Ministry in the Israel-Hamas War

Jesus gives hope to Israeli and Palestinian Christians

Ministry in the Israel-Hamas War

Jesus gives hope to Israeli and Palestinian Christians

As a pastor and church planter serving in Bethlehem, two questions weigh heavily on my mind and on the hearts of hundreds of believers on both sides of the Israeli-West Bank wall: When will the war that began Oct. 7 end? And with its end, will a new major conflict await Israeli society?

Let me share some of the daily experiences and struggles that have haunted people here for eight months.

Imagine this: Arabs on the Palestinian side, Arabs on the Israeli side, and Israeli Jews, all residing in a country roughly the size of New Jersey, facing deep political and religious divides.

Christians in the land woke up on Oct. 7 to horrifying news and images: an open attack on the southern border between Israel and Gaza. They were consumed by a whirlwind of anxieties, not only for the unfolding events but also for the inevitable consequences many of us foresaw.

Christian Palestinians who worked on the Israeli side, alongside Jewish colleagues, knew they would face a mountain of pressures: border closures, long security lines, heightened tensions with co-workers and superiors, and the constant fear of being caught in the wrong place at the wrong time during a political demonstration or a terror attack.

Many Palestinians, especially Christians, prefer to work on the Israeli side due to better wages and benefits. However, those with Palestinian West Bank IDs require special permits to cross into Israel. A closed border checkpoint means no work and no pay. This has been the reality for 90% of West Bank residents since October.

Christians, already a minority, face additional challenges. The dwindling Christian community and shrinking presence of Christian organizations in the West Bank leave many feeling utterly alone and forgotten, especially those in Bethlehem, which used to have a sizable Christian population.

According to our ministry leaders who have served and helped daily at Holy Land Missions, real hope begins to take root when we remind Christians of God’s promises in Scripture—His saving grace and provision. We assure them they are not alone or forgotten. But words alone are not enough—we must come alongside them and demonstrate tangible love in action.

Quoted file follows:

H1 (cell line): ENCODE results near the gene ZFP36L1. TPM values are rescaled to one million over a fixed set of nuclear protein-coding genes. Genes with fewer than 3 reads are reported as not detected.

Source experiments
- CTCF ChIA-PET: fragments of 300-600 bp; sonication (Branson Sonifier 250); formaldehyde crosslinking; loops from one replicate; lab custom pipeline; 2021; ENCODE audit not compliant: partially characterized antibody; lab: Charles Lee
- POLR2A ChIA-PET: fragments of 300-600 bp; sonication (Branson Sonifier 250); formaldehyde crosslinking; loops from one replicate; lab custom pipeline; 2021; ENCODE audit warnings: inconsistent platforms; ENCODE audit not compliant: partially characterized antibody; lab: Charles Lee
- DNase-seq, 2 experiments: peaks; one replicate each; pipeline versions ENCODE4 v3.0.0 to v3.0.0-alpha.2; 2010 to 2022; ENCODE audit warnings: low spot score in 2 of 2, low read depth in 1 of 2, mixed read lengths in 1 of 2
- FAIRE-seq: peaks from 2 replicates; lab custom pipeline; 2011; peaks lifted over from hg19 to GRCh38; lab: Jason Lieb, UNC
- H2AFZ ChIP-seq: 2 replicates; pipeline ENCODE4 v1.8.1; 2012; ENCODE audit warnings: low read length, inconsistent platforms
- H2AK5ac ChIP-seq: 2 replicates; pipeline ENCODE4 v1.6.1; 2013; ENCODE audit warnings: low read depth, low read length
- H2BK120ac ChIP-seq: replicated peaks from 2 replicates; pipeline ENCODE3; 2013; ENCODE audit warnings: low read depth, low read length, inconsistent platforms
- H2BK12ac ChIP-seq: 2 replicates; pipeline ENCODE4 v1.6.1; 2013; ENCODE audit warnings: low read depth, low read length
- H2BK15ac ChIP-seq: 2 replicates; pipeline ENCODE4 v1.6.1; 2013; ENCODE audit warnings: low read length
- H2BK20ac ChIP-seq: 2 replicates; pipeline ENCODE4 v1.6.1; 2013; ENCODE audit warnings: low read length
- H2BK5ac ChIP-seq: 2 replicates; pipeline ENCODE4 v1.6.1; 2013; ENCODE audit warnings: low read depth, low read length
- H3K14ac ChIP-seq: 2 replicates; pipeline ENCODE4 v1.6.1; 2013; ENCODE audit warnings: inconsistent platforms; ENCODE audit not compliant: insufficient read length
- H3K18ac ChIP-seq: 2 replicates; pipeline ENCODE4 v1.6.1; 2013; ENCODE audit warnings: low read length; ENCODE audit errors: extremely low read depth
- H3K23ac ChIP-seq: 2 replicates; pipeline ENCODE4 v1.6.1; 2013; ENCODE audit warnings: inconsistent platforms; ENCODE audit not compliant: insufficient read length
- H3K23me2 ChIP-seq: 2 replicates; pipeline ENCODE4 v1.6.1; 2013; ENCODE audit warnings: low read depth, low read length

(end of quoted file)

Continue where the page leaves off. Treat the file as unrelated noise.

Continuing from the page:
Many concerned believers ask about the Israeli Messianic community: How are they coping? How has their relationship with Arab believers changed since Oct. 7? Here are some of the struggles and relationships the Messianic community is dealing with: 

Shattered Trust, New Beginnings

The previously untouchable perception of Israel’s military was challenged by the border infiltration. This sensitive spot exposed Israel’s vulnerability to attacks from multiple sides. It also shattered the trust both Messianic and secular Jews had in building bridges with the Arab community.

However, those who hope in Christ are already searching for ways to rebuild trust and create new bridge-building initiatives. It will undoubtedly take time.

The Messianic community, being ethnically Jewish, faces the struggle of balancing ethnicity with religion. In a politically divided land, they must navigate anger, frustration, disparity and questions from others. Ultimately, through the Holy Spirit, they find clarity in knowing the Messiah, Jesus.

This Bible-centered belief emphasizes Jesus as the only true hope for peace and salvation. Messianic Jewish leaders have told me about the emotional battle in trying to tell nonbelieving Jewish friends that not all Arabs are the same—that there are those who are different and have been transformed by a Jewish Messiah. 

The most difficult challenge is for those Messianic believers who risk being ostracized if they tell their friends and family that they are followers of the one true Messiah—Jesus—and that these Arabs they are talking about have followed that same Messiah, who has transformed their hearts and minds as well. It is a fine line to walk.

The Messianic community has also suffered economically. We have provided food and other necessities to families and congregations, reminding them that Jesus remains the only hope for bridging the divide and transforming Arabs from enemies to brothers and sisters.

Reasons for Hope

It’s important to remember some key points:

  • First, many trusted sources estimate that the majority of Gazans privately express a desire for Hamas’ removal from power. 
  • Second, the believing community in the Holy Land has a history of overcoming fear, obstacles and persecution. We find joy in Christ’s promises—even amid hardship.
  • Third, about 3,000 Gazans infiltrated the border, not the entire population. This suggests, thankfully, that not everyone condoned the attack and that there is hope. 

Ministries like ours are not merely surviving; we are growing and overcoming. We are making waves in building the Kingdom, not through our own efforts but through God’s grace, wisdom, boldness and the unwavering hope we have in Him. ©2024 Steven Khoury

Steven Khoury ministers in Bethlehem and other locations across Israel and the Palestinian Territories. For more information about his ministry, go to

Above: Christian volunteers with Steven Khoury’s ministry, Holy Land Missions, prepare for a food distribution in Jerusalem.

Photo: Courtesy of Steven Khoury

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